For Approval: GPLv3

Rick Moen rick at
Thu Aug 16 20:40:26 UTC 2007

Quoting Chris Travers (chris at

> 7b of the GPL v3 states that one may require the preservation of 
> reasonable legal notices.  Debian has raised the concern that 
> "reasonable" is not defined anywhere.

By "Debian", I assume you mean "unnamed parties who have opined on the
matter to the open, unmoderated mailing list debian-legal".  As a
Debian-using sysadmin, I always appreciate people not confusing the
distribution as a whole with (in particular) some of the wilder
commentators on that list.

The cited objection by "Debian" is pretty ridiculous.  If they don't
like the fact that a Turing machine cannot be set up to decide what is a
"reasonable" notice requirement, then they're going to really hate the
rest of the world's legal systems, where the reasonable man standard is
widely used.

Fortunately, the perspective-challenged opinion of some unnamed party on
debian-legal need not detain us, here.

> Due to concerns such as these,. Debian treats the GPL v3 as a 
> "case-by-case" license which may meet conditions similar to the OSD or 
> not depending on the specific work.

Actually, individual Debian _developers_, with theoretical intervention
by the ftp-masters and any NMUs, treat GPLv3-covered packages on a 
case-by-case basis -- absent a passed General Resolution, decision of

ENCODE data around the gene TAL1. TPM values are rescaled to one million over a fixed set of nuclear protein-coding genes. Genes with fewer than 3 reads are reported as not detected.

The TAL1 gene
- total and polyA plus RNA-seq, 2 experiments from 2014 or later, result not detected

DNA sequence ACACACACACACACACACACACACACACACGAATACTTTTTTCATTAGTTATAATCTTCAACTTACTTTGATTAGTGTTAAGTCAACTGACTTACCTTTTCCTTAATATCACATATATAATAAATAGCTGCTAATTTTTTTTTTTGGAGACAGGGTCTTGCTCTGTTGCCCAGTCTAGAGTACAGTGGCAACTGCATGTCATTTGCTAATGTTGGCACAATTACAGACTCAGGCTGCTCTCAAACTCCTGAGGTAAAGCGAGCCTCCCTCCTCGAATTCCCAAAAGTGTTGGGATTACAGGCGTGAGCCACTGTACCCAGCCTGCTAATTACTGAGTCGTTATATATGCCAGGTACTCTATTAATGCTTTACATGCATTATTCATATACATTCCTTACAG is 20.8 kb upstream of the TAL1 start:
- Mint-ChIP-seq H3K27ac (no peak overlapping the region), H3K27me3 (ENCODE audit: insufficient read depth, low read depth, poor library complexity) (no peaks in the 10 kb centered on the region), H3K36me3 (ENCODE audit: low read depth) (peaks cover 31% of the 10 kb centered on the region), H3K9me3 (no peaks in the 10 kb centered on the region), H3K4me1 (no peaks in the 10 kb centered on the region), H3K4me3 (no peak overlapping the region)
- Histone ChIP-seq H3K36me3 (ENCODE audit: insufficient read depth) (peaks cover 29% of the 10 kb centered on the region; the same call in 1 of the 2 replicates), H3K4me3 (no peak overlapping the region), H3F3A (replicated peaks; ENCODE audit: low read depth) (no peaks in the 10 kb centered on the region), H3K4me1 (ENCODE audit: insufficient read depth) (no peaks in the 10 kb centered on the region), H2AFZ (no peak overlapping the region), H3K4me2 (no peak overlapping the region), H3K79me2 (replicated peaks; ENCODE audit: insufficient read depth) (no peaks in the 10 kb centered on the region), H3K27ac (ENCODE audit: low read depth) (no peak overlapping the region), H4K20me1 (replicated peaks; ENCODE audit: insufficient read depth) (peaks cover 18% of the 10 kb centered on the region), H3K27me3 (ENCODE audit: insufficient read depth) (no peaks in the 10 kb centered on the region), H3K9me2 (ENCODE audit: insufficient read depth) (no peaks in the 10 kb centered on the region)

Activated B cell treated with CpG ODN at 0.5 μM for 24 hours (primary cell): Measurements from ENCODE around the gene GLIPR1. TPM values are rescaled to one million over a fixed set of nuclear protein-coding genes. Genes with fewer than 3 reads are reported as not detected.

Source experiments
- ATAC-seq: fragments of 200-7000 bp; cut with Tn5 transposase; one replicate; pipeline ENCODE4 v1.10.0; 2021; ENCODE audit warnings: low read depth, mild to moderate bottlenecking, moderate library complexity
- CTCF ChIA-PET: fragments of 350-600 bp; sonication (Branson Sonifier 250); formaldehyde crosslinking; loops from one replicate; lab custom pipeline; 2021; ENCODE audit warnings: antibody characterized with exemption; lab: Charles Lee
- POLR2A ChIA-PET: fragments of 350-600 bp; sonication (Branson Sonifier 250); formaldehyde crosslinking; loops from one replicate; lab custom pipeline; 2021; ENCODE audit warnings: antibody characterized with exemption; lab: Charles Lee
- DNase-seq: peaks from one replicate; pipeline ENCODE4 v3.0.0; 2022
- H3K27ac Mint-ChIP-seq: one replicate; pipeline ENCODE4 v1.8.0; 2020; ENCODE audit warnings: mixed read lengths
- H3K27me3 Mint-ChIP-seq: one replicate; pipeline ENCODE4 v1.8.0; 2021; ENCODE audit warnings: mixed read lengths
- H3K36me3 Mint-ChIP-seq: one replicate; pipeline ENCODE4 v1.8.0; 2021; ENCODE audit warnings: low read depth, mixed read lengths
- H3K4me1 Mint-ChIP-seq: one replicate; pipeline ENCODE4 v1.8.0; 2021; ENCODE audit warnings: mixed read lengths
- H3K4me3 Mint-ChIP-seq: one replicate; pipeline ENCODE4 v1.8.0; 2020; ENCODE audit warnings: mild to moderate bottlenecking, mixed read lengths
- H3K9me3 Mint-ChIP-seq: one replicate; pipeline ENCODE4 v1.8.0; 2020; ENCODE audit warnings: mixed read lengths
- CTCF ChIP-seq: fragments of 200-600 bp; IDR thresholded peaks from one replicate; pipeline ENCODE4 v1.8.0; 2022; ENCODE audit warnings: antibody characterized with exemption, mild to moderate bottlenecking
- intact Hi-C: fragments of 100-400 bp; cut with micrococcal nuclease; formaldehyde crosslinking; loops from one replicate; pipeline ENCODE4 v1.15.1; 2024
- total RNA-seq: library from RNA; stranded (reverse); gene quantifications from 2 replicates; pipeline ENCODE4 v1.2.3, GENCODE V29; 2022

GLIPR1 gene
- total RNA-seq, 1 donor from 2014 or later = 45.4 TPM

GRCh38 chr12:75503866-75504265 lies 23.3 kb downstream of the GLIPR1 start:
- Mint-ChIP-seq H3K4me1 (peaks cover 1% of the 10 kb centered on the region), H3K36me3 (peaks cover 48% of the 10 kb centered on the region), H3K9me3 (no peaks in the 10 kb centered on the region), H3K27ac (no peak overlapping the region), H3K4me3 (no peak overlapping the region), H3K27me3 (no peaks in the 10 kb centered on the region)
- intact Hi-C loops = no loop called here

the DPL, unchallenged decision of the Project Secretary, unchallenged
decision of various Deputies, or unchallenged decision of the Technical
Committee.  Neither the debian-legal mailing list as a whole nor any
individal poster to that rather motley public mailing list has more than
an advisory role.

> However, I think that you are misrepresenting what I have said.

To err is human.  Please feel welcome to clarify, if that seems

> I would also point out that I did a little more digging and discovered 
> that Debian considers the GPL v3 to be a license which may or may not 
> (depending on use of optional terms) violate the Debian Free Software 
> Guidelines.

I believe you mean "unnamed posters to the open and unmoderated
debian-legal mailing list feel this way".

> The "fields of endeavor" that I was talking about were firmware for 
> FCC-regulated equipment, voting machines, and the like.

To reiterate:  those are not fields of endeavour.

> The basic argument is that if you cannot abide by both the laws and
> the terms of the license, you cannot use the code.  

To reiterate:  that is always and everywhere the case, and always has
been.  OSI's mission does not include fixing people's
licence-compatibility, legal compliance, or software-packaging problems.

> Once again, I am willing to accept Michael's view that the combination 
> of government regulation *and* license terms do not constitute a problem 
> for part 6 of the OSD where the license *alone* does not enforce such 
> discrimination, but I reject your view that the field of endeavor that I 
> was concerned about was as you categorize.

I agree with Michael's statement, and reiterate my simple observation
that you did not cite a field of endeavour within the meaning of OSD#6.

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